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Nurturing the democratic debate.  
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27-11-2003 5:00 pm How to restore and preserve the historical heart of coastal cities, without driving away their inhabitants, while respecting traditional building criteria as well as modern norms, with the participation of local craftsmen and the support of local and governmental authorities?


That is the multiple challenge the “Urban Development and Freshwater Resources: Small Historical Coastal Cities” project is designed to meet. UNESCO has been developing the project since 1997 in five “case study” cities – Essaouira (Morocco), Mahdia (Tunisia), Omišalj (Croatia), Saďda (Lebanon,) et Jableh (Syria). From November 30 to December 2, 2003, all those involved in the project – architects, urban planners, geologists, hydrologists, local officials and UNESCO experts – will be evaluating its progress in Essaouira, at the invitation of Morocco.

The project’s main objective is to promote and propose alternative solutions of sustainable sociocultural and environmental development to the municipalities and ministries concerned.
On December 1, the mayors of the case study cities will present the projects carried out in their towns since UNESCO’s activities in their municipality, such as expert missions and international seminars on “Urban development: a balance between Land, Sea and Society”. The mayors and experts will attempt to evaluate the real impact of these interventions on political decisions taken by municipalities in the choice of new projects or the reorientation of existing ones.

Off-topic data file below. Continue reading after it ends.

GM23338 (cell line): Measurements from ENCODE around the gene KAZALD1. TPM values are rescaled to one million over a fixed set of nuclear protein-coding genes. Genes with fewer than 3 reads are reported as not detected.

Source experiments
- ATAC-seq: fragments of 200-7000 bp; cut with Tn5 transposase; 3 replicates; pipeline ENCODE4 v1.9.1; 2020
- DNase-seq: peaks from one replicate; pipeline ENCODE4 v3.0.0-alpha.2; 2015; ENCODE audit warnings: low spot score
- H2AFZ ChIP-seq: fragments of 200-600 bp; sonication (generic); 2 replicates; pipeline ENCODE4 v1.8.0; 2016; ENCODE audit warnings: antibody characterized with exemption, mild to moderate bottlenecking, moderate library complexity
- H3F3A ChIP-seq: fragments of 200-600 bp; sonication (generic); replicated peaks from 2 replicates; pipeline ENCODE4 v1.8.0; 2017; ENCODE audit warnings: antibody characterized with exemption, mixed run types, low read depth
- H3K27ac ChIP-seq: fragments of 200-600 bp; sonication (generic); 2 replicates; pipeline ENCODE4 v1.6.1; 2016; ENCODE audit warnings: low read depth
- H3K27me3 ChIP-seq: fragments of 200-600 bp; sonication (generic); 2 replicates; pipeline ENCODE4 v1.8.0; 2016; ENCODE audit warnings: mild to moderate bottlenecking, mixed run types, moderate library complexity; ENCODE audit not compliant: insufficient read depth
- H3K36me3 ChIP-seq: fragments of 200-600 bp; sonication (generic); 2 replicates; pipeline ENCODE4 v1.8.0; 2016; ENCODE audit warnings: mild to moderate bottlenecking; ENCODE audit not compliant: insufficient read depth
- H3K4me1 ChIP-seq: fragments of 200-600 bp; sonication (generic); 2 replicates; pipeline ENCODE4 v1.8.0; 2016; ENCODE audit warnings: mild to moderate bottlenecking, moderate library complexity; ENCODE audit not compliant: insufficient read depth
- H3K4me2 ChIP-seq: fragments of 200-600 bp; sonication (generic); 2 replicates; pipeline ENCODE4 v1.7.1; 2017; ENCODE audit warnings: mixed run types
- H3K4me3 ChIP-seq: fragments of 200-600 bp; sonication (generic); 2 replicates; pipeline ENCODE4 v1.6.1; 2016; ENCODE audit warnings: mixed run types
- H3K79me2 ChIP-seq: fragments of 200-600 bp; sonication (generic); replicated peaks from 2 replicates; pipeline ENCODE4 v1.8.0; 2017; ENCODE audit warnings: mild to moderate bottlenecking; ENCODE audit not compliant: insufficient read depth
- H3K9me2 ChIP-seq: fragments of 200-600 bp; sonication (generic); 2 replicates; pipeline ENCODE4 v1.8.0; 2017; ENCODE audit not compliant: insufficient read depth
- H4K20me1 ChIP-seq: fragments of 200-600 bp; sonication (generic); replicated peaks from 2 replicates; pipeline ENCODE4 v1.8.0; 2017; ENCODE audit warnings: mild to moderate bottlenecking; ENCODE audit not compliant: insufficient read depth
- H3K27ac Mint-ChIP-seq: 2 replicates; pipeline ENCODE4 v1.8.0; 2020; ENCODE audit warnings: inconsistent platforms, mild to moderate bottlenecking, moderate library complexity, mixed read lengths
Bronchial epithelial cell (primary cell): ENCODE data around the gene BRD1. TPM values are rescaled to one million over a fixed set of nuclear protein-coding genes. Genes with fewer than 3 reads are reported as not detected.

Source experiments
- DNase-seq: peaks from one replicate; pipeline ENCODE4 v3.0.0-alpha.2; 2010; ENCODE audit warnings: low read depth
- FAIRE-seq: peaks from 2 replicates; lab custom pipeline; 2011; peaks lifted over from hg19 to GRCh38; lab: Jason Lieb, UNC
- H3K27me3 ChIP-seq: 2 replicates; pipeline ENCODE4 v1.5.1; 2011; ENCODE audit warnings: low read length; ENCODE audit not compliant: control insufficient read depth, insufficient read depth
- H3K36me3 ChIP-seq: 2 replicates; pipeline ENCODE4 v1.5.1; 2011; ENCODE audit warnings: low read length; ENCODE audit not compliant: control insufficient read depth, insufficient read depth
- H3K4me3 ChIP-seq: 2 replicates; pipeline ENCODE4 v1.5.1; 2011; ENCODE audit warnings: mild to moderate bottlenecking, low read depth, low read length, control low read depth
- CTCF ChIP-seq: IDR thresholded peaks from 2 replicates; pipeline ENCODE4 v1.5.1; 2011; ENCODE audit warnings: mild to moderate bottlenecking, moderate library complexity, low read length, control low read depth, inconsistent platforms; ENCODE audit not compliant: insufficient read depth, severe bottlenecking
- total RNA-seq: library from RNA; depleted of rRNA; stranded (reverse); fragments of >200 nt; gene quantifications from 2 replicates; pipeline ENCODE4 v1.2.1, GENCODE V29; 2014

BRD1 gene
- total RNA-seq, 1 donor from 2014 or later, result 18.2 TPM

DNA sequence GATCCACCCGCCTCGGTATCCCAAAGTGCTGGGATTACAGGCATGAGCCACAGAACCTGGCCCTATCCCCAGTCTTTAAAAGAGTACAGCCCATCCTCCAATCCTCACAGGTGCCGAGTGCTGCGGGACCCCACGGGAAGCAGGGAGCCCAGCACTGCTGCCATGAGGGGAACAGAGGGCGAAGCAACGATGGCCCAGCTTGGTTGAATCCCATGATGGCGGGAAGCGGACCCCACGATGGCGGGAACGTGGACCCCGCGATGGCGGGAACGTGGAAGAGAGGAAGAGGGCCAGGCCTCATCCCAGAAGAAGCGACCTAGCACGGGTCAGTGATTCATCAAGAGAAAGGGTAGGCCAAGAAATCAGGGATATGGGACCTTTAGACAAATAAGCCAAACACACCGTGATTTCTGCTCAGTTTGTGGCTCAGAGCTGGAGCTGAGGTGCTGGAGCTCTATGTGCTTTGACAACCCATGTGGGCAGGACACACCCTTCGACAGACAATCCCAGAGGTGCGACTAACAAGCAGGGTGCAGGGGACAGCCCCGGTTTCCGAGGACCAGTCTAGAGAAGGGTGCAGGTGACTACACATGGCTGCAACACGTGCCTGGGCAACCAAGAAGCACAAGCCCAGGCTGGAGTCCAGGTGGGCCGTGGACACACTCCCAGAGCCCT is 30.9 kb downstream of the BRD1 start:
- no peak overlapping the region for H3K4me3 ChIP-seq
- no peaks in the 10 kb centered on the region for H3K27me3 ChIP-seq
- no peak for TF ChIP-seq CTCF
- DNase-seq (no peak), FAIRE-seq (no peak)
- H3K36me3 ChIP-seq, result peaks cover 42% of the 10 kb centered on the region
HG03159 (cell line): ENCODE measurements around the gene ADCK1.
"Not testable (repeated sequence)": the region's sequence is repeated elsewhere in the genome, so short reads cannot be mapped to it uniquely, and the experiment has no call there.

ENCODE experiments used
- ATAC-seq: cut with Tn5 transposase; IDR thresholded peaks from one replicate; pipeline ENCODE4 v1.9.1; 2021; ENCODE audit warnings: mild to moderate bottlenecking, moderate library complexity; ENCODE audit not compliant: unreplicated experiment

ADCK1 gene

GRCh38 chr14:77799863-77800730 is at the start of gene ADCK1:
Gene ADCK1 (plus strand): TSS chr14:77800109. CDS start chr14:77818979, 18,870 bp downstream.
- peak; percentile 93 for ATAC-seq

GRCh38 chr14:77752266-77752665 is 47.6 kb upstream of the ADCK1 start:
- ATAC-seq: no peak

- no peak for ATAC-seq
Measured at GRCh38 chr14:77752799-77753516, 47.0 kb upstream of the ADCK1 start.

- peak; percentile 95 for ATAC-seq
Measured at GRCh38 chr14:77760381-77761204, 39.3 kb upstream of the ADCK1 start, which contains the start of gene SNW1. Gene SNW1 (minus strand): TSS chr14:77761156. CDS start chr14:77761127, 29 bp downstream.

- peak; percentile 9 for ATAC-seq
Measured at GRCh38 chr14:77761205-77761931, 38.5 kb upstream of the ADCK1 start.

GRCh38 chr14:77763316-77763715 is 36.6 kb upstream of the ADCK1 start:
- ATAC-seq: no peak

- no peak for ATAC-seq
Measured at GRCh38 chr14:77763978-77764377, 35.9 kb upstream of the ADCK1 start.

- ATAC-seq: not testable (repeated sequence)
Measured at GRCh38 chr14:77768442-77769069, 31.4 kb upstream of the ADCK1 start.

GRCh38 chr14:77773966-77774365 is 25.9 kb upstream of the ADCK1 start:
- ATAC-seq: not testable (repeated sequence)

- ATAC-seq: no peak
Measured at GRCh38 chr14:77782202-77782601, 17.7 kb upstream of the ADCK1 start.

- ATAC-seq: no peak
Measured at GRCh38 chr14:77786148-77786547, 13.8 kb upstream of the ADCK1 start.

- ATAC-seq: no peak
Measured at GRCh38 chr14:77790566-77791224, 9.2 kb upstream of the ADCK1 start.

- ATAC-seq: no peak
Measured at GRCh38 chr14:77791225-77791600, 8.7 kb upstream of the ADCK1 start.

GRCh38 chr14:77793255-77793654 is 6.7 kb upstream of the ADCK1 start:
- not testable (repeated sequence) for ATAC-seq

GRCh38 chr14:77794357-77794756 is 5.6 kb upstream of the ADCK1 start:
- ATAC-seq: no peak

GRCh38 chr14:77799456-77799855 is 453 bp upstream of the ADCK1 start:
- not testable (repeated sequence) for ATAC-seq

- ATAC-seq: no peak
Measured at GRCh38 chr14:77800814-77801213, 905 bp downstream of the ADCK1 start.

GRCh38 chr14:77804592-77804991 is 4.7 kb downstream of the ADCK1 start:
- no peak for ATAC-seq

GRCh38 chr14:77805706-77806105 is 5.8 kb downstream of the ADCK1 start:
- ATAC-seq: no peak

On December 2, the experts will formulate recommendations on the follow-up of the project. They will base their conclusions partly on the evaluation report of the Algerian geographer Rachid Sidi Boumedine. They will also consider municipalities’ expectations, partnership offers and the contributions of other United Nations agencies such as UN-Habitat, the United Nations Environment Programme (UNEP) and the United Nations Development Programme (UNDP).
This UNESCO project associates primarily the experts’ networks of the MOST Programme (Management of Social Transformations), the IHP (International Hydrological Programme) and the “Coastal Regions and Small Islands” Unit. It is based on the principles of the Istanbul Declaration (Habitat II, 1996) and the ICOMOS Charter on Historical Cities.






Source Media advisory No 2003 - 102
Author(s) UNESCOPRESS



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